In light of these two interpretations, the referring court essentially wants to know whether Article 1(1) of the Interpretation and Translation Directive is also applicable to special procedures, or only to procedures where the criminal liability of a suspect is decided.
Opinion of Advocate General Bot
Advocate General Bot first focused on the question whether the practice of holding the convicted person liable for the translation costs of the judgment in a special procedure for the recognition of foreign judgments is precluded by the Interpretation and Translation Directive. He recalled that Articles 1 and particularly 3 of the Directive provide persons like Mr Balogh with the right to have essential documents, such as the judgment of the Austrian court, translated in Hungarian. Based on a simple reading of the Directive and as the Commission, Hungary and Austria had suggested, he considered the special procedure to fall outside the scope of the Interpretation and Translation Directive, while immediately adding that the special procedure which is applied in Hungary has a dubious legal status (§37). The Advocate General took the opportunity of the preliminary reference to look into this procedure more closely.
That Hungarian special procedure checks and where necessary adjusts the legal effects of foreign judgments to the Hungarian legal system. This procedure strongly resembles an exequatur procedure and violates, according to Advocate General Bot, Article 82(1) TFEU which states that judicial cooperation in criminal matters shall be based on the principle of mutual recognition. The procedure is applied independently of any execution of the judgment in Hungary and of the relevance of the judgment in other criminal proceedings. Therefore, the instruments dealing with such issues, Framework Decision 2008/909/JHA on the application of the principle of mutual recognition to judgments in criminal matters imposing custodial sentences and Framework Decision 2008/675/JHA on the taking into account of previous convictions in MS of the EU, are not applicable.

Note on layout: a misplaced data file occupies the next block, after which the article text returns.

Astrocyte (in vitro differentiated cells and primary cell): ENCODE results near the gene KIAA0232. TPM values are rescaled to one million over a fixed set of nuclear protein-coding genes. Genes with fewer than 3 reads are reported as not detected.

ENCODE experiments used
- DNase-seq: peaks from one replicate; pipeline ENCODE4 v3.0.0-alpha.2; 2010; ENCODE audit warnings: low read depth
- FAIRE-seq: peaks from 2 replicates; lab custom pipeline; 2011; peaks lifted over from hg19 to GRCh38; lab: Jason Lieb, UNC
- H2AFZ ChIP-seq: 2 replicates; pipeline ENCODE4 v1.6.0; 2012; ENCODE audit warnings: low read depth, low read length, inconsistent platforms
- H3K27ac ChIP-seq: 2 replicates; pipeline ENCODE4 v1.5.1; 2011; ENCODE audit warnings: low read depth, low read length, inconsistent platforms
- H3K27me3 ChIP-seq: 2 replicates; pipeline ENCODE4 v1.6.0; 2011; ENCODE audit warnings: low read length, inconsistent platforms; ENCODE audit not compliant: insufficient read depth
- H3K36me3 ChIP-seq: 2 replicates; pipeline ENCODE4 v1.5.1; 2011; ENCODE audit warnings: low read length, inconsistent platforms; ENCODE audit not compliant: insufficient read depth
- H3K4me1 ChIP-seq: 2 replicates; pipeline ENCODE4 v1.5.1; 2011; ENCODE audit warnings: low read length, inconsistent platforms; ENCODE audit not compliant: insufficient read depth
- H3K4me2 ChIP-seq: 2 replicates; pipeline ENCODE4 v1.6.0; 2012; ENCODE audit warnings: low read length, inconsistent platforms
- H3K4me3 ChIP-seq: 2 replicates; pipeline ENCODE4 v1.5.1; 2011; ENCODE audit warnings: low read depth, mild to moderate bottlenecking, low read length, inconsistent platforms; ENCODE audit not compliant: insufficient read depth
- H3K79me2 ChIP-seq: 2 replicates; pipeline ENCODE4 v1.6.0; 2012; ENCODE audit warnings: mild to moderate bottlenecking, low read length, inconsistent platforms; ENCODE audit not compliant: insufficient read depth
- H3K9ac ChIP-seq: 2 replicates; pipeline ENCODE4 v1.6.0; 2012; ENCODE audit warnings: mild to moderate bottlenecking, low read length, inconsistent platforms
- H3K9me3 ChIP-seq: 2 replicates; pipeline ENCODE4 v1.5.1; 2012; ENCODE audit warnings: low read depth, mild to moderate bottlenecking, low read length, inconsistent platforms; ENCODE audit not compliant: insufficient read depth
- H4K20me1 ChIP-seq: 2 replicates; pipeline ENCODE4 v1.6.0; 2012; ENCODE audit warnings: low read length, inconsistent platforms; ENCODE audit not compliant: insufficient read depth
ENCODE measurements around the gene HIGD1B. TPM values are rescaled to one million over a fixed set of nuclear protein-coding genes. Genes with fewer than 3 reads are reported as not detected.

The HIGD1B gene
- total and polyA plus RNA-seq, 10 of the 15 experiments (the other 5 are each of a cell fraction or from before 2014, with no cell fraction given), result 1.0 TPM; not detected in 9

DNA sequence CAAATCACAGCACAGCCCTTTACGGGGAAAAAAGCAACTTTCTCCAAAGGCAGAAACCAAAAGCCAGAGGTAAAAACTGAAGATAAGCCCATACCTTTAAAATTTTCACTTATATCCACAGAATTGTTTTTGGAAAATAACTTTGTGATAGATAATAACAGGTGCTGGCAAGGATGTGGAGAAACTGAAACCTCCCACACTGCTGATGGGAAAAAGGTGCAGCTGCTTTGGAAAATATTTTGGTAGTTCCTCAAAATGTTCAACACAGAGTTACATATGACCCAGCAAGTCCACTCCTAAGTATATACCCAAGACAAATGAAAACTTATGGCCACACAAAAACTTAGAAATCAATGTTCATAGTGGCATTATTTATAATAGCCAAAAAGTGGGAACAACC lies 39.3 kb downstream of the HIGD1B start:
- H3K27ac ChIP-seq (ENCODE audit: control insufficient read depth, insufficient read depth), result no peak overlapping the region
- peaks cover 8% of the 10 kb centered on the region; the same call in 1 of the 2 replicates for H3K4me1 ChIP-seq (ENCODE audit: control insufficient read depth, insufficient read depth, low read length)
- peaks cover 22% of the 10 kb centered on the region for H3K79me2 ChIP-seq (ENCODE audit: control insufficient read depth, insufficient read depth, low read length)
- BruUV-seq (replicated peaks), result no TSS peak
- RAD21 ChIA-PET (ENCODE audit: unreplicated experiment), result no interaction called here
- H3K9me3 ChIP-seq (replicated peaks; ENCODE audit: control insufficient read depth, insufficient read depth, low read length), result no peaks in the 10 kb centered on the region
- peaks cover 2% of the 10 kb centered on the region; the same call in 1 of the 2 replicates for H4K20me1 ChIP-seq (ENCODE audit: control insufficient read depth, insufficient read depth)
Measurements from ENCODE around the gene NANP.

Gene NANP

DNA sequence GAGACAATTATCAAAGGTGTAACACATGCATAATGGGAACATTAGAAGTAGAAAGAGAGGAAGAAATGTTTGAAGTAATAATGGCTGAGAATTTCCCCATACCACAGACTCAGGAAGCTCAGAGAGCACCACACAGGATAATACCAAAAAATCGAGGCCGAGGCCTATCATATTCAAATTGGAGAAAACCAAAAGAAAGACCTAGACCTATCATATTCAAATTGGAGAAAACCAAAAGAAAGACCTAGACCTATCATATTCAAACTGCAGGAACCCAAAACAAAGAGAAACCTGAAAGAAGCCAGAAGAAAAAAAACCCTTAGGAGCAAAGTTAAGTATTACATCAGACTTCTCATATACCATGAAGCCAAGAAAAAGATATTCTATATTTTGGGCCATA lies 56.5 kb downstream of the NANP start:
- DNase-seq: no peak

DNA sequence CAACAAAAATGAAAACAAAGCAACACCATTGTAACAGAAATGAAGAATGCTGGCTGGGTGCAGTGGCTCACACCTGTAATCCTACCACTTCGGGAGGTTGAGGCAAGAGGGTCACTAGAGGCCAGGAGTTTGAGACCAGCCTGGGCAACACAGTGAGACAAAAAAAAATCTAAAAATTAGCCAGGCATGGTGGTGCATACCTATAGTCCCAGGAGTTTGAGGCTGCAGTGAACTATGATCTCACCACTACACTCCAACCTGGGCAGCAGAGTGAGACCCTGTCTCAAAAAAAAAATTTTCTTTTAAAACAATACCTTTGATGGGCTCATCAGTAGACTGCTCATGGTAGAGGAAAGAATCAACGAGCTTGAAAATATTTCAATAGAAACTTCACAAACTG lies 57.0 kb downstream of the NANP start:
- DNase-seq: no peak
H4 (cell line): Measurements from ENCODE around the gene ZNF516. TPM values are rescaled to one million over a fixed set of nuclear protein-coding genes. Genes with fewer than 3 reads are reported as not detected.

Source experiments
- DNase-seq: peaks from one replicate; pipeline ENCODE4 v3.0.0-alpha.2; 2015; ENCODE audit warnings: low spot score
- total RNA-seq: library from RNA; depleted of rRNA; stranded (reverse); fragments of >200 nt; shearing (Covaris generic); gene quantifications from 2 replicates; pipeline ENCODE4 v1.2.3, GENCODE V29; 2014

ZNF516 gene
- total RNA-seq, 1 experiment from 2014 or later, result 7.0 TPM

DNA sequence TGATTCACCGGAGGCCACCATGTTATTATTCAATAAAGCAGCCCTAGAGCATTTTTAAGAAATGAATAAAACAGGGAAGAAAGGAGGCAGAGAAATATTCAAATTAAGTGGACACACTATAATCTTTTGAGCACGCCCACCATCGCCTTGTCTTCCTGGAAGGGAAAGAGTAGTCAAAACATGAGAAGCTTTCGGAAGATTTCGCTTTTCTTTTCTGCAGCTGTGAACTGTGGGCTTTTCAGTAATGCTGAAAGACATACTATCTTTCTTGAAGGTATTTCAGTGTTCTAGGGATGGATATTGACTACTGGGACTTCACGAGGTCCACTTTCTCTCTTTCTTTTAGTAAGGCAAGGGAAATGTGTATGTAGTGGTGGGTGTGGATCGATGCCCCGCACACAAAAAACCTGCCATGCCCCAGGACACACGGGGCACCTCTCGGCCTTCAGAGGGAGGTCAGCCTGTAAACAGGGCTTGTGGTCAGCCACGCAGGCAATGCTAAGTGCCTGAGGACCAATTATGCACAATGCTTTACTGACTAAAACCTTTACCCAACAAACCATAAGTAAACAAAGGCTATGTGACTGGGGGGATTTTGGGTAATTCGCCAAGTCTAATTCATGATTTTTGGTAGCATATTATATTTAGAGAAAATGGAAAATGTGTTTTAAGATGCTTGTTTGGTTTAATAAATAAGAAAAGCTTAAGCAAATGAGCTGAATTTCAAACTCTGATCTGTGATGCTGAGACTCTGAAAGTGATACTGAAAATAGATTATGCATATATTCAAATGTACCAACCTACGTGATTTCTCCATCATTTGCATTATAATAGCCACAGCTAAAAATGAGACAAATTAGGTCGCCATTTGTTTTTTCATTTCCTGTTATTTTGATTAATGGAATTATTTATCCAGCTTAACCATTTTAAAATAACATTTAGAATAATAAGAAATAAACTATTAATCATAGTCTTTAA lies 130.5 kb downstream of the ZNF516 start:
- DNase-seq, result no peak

Advocate General Bot found the special procedure to be in violation of the European ECRIS system of exchanging criminal records information, as governed by Framework Decision 2009/315/JHA on the exchange of information extracted from the criminal record and Decision 2009/316/JHA on the European Criminal Records Information System. These instruments set a significantly simplified procedure whereby a notification by the MS where the person is convicted through the ECRIS system is sufficient and which in principle does not require a translation or the transmission of the judgment. This automated system uses codes for different criminal offences and the standardized format should make it easy to use throughout the EU. On the basis of Article 4(2) of the FD on the exchange of information extracted from the criminal record, central authorities of the MS where a person is convicted have to inform the central authorities of the MS of which that person has the citizenship of the person’s conviction, and the latter authority has to safeguard the information on the conviction as provided by Article 5(1) of the same instrument. The relevant legal instruments do not include the translation of the judgment, as this is not necessary since the codes and the standardized format permit an automated translation (§62) and as this could also undermine the speedy registration in the criminal records of the MS of which the convicted person has the citizenship.
Admittedly, Article 4(4) of the FD on the exchange of information extracted from the criminal record states that the central authority of the MS where the person is convicted can in individual cases and at the request of the central authority of the MS of the convicted person’s citizenship, provide that authority with a copy of the judgment where this could be necessary to consider the need to take a measure at the national level. Advocate General Bot pointed out that the wording of that Article makes it sufficiently clear that this should be the exception and not standard practice (§65), as is currently the case in Hungary, and that Article 4(4) of the Framework Decision cannot thus be used as a justification for the Hungarian practice. The Advocate General logically concluded that, in light of the dubious nature of the Hungarian practice, it should be clear that Mr Balogh cannot be made to pay for the translation of the judgment.